Justin was good at making people see what they wanted to see. When he was 15, he was lost for twenty-four hours while snowboarding. A day doesn’t seem so bad within the confines of normal life, but when three teens snowboard down the wrong side of Schweitzer, then walk off the mountain without food or water—after spending the night in a dugout snow fort—where temperatures drop near zero degrees and the natural instinct for survival would be to eat the snow when you’re thirsty, but it doesn’t enter into the young mind that eating snow actually dehydrates you—none of this makes for a normal day. They all had to be hospitalized immediately after finding help. I can’t say I would have survived.

Immediately after this, his drug use worsened and he started acting out more. One psychologist told my parents there was nothing wrong with their son and he didn’t understand why they were taking such drastic measures. Justin knew exactly what to say. He was later diagnosed with PTSD, though I’m not sure if that was accurate. Like I said, Justin learned by doing. I wonder now if the diagnosis was just convenient timing or if he would have started getting high regardless. Either way, he was a charmer.

I began class thinking he had done me a favor. He had fooled her and I wouldn’t have to worry about changing anyone’s perception of me. I could go to class, draw my drawings, and leave without having the teacher keep a watchful eye on me.

My first two years of high school involved an obsession with Nirvana. I listened to other stuff, and I wish I could say it was a variety, but it all stemmed from Nirvana. I would branch out to other Seattle grunge bands like Pearl Jam, Alice in Chains, and Mudhoney. Or I would listen to what came directly after like Foo Fighters, Bush, and Silverchair. I loved muddy, crunchy guitar with pained vocals, and Kurt Cobain was the king of this sound.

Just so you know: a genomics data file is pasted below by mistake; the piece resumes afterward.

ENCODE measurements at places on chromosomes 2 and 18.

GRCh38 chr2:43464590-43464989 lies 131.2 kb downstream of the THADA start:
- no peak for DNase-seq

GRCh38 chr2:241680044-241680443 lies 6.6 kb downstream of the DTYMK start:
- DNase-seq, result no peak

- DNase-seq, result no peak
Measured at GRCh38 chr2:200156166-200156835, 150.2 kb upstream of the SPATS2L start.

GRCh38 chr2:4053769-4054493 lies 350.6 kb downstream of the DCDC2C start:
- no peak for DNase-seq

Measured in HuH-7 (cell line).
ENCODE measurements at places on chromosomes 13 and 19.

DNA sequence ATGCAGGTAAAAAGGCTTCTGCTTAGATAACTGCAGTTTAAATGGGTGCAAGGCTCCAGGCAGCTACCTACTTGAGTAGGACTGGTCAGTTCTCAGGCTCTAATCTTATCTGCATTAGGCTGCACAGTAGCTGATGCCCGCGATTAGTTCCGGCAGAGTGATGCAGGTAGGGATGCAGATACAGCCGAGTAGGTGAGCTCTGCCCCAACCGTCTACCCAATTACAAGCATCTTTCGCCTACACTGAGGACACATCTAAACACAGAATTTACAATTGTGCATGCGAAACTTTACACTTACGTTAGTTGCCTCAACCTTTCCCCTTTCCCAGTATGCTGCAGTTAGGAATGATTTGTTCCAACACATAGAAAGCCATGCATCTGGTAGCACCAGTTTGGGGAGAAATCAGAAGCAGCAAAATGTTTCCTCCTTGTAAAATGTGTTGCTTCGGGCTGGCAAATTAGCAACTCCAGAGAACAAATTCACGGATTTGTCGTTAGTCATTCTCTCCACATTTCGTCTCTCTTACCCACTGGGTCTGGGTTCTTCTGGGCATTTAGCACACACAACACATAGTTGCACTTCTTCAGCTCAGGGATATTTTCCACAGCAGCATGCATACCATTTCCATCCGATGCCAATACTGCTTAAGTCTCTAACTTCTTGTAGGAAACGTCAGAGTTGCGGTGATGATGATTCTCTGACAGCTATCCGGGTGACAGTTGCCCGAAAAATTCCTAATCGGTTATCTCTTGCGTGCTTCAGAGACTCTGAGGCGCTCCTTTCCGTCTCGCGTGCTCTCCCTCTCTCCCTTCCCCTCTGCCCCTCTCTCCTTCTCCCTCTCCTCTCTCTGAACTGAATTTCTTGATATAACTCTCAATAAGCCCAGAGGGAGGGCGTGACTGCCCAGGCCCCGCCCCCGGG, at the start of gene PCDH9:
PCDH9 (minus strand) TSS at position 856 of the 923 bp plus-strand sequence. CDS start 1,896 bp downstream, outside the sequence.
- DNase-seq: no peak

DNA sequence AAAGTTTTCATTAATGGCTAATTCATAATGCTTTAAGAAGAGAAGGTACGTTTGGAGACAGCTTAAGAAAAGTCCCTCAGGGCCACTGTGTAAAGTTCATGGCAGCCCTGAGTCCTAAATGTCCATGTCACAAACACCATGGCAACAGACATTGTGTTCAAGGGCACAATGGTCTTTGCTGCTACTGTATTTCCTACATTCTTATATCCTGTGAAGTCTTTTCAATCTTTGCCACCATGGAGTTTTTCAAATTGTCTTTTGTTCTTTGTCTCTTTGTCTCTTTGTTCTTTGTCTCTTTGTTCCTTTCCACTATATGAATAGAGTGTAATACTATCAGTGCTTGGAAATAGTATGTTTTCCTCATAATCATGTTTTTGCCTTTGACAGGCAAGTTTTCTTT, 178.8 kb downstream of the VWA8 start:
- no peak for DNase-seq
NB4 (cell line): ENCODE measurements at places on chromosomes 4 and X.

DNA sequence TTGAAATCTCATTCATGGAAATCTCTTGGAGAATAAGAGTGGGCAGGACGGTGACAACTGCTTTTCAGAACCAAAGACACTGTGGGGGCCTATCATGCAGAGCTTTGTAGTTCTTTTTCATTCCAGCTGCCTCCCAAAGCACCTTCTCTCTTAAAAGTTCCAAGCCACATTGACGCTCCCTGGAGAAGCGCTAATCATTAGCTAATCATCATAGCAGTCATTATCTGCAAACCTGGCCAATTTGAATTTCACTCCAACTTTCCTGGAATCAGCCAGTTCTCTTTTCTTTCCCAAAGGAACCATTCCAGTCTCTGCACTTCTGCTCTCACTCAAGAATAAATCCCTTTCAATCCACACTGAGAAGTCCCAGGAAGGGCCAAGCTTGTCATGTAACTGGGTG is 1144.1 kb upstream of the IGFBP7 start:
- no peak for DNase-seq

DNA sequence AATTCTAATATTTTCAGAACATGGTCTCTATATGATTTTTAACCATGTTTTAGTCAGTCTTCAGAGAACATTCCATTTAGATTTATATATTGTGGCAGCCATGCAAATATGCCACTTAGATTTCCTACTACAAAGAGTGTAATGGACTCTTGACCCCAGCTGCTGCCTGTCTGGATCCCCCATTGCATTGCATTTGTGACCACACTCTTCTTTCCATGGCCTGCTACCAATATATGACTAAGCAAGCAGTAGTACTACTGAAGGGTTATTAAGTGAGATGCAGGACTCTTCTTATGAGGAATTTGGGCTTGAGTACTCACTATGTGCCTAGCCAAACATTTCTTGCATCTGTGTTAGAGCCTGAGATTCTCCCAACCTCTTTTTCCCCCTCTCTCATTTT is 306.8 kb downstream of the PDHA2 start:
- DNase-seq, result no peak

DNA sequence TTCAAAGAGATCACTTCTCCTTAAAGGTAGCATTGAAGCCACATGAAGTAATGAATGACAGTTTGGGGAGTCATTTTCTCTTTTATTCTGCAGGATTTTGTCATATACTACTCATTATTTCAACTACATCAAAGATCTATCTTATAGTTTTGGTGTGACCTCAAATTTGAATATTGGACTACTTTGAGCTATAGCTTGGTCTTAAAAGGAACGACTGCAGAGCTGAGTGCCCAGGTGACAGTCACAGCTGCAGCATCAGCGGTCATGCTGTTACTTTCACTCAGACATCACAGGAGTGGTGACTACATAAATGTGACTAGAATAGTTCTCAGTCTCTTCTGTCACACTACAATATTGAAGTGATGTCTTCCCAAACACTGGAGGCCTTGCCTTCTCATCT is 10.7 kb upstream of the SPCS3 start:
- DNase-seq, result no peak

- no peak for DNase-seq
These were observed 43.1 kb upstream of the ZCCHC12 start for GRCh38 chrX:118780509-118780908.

One day Audel-Neal walked table to table taking pictures of our faces.



A few days later, she handed us the portraits. She told us that these were the photos we would use as our guides for the pencil drawn self-portraits we were expected to do, like the one that Justin did that had impressed the whole family. Part of the reason I took the class was so I could also impress the family as well, like any little brother. A junior in the class raised his hand.

“Do we have to do a self-portrait? Like, could I do someone else?” The picture she handed him was not flattering.

“No, I’m not going to force you to draw something you don’t want to, but I would like it to be a portrait.” Audel-Neal said.

In that moment, I knew I wouldn’t get the adoration Justin received. They would say nice things, of course, but I wouldn’t trust it. When Justin and I were little, we drew while our dad worked in the garage.

“Let’s both draw tanks and see which one dad likes more,” competitive 10-year-old Justin said.

“He’s not going to pick either. He’ll say he likes them the same,” my 7-year-old self replied.

“How about this: you and I both draw one, then I’ll take them out and say I did both.”

“He’ll pick yours. It’s going to be better.”

“Maybe not.”

That’s all it took to convince me.

We both drew our tanks. His was detailed with a lot of right angles. Mine looked fluffy and bubbly; it would’ve popped like a balloon in war.

Justin took the two drawings to the garage. I waited expectantly in our family room. He came back a few minutes later, dropping my drawing in my lap.

“He liked mine more.”

I looked down at my tank—already knowing his was better—and saw it in a worse light.

Now, I know my dad had said he liked them the same. It was clear what was going on; but Justin, for some reason, needed that win.